We have just two reasons that we may fail.
The first is ignorance – we may err because science has given us only a partial understanding of the world and how it works. There are skyscrapers we do not yet know how to build, snowstorms we cannot predict, heart attacks we still haven’t learned how to stop. The second type of failure the philosophers call ineptitude – because in these instances the knowledge exists, yet we fail to apply it correctly. This is the skyscraper that is built wrong and collapses, the snowstorm whose signs the meteorologist just plain missed, the stab wound from a weapon the doctors forgot to ask about.
For nearly all of history, people’s lives have been governed primarily by ignorance…
Failures of ignorance we can forgive. If the knowledge of the best thing to do in a given situation does not exist, we are happy to have people simply make their best effort. But if the knowledge exists and is not applied correctly, it is difficult not to be infuriated.
Atul Gawande, The Checklist Manifesto: How to Get Things Right
Willfully blind: denying truths that are too painful, too frightening to confront. It’s something we all do… Many, perhaps even most, of the greatest crimes have been committed not in the dark, hidden where no one could see them, but in full view of so many people who simply chose not to look and not to question. Whether in the Catholic Church, the SEC, Nazi Germany, the embers of BP’s refinery, the military in Iraq, or the dog-eat-dog world of sub-prime mortgage lenders, the central challenge posed by each case was not harm that was invisible, but harm that so many preferred to ignore.
Once the idea of willful blindness lodged in my mind, I started to see it everywhere.
Margaret Heffernan, Willful Blindness: Why We Ignore the Obvious at our Peril
I just read the excerpts of Bob Morris’ interview with Christine Bader on our blog, and then downloaded the sample pages of her book, and read the opening pages. The book is now in my reading stack.
And, I’ve been thinking about Toyota’s move of its corporate headquarters to the Dallas area (Rick Perry has been running a few victory laps).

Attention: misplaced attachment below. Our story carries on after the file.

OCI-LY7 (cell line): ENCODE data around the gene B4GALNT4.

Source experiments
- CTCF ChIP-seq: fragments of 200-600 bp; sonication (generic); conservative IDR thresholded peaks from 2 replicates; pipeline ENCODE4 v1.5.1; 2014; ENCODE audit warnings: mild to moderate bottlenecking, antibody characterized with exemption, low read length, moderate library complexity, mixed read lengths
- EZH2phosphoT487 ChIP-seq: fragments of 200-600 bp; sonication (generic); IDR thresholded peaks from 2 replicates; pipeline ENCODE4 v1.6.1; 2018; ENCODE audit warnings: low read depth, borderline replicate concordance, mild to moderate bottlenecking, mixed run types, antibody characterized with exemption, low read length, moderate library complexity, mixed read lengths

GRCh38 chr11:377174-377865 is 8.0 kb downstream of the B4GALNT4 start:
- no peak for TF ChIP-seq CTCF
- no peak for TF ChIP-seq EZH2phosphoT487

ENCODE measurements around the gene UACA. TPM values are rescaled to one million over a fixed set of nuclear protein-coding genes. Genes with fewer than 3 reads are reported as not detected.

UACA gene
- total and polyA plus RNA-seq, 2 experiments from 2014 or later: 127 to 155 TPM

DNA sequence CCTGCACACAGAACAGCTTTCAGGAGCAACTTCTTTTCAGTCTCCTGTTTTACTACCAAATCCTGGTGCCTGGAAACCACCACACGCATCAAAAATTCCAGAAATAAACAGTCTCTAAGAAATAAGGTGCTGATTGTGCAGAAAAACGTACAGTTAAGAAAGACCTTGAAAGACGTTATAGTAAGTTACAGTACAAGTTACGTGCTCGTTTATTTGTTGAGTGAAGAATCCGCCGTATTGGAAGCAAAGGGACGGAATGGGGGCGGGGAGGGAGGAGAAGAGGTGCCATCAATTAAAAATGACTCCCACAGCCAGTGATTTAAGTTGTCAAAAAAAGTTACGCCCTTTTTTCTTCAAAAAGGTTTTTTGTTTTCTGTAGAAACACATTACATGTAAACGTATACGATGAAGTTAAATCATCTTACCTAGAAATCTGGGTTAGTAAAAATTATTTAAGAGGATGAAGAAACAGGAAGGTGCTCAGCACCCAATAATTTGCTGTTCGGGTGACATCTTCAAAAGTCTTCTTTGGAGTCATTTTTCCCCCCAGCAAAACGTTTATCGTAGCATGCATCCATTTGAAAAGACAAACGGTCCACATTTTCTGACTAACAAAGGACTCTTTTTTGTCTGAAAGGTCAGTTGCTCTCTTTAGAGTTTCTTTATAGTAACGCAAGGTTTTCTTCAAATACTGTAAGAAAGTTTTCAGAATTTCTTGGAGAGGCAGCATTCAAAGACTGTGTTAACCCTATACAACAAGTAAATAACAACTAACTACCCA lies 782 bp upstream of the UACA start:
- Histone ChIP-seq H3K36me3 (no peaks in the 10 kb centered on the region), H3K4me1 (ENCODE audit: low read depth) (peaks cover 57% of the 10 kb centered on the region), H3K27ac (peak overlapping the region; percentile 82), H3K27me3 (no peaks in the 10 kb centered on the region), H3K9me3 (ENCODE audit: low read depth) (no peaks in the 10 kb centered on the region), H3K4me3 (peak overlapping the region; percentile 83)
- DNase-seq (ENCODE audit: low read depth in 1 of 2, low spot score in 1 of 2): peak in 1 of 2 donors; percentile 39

And, recently, I delivered my new keynote for the first time: Willfully Unethical: The Ethical Challenge for Our Era. (Yes, the title grew out of my further thinking from Margaret Heffernan’s book, Willful Blindness).
Here’s what I think: when profits trump everything else, we’ve got a cycle of harm inevitably heading our way.
Let’s divide corporate wrongdoing into three categories:
Category #1 – Ignorantly harmful. You know, many centuries ago, if a person was ill, doctors tried to cure them by simply drawing blood from their bodies.
Ignorance is everywhere present, and we are always seeking to become much less ignorant.
Until we know the right path, when someone does his/her own best effort with the knowledge at hand, you can simply say “thanks for the effort.” See the quote above by Atul Gawande to understand this concept.
Many acts of harm flow out of “ignorantly harmful acts,” and you really can’t blame anyone for that. We just have to learn enough to grow out of our ignorance.
Category #2 – Willfully unethical. This is what happens when people in business know that what they are doing is harmful – they know it can have genuine human consequences that can be devastating – and they do it anyway.
Shame on such people. Literally, shame on them! We should heap massive amounts of shame, and very tangible penalties (with enough incentives to drive them to change such behaviors) on any corporation that tolerates leaders who make such willfully unethical moves. When a company knows it is doing harm… For example, when a company is knowingly releasing harmful chemicals into the atmosphere, near neighborhoods… well shame on them.
Here’s some current news, (I read it in this article: Pollution Is a Violent Crime—Prosecute It as Such):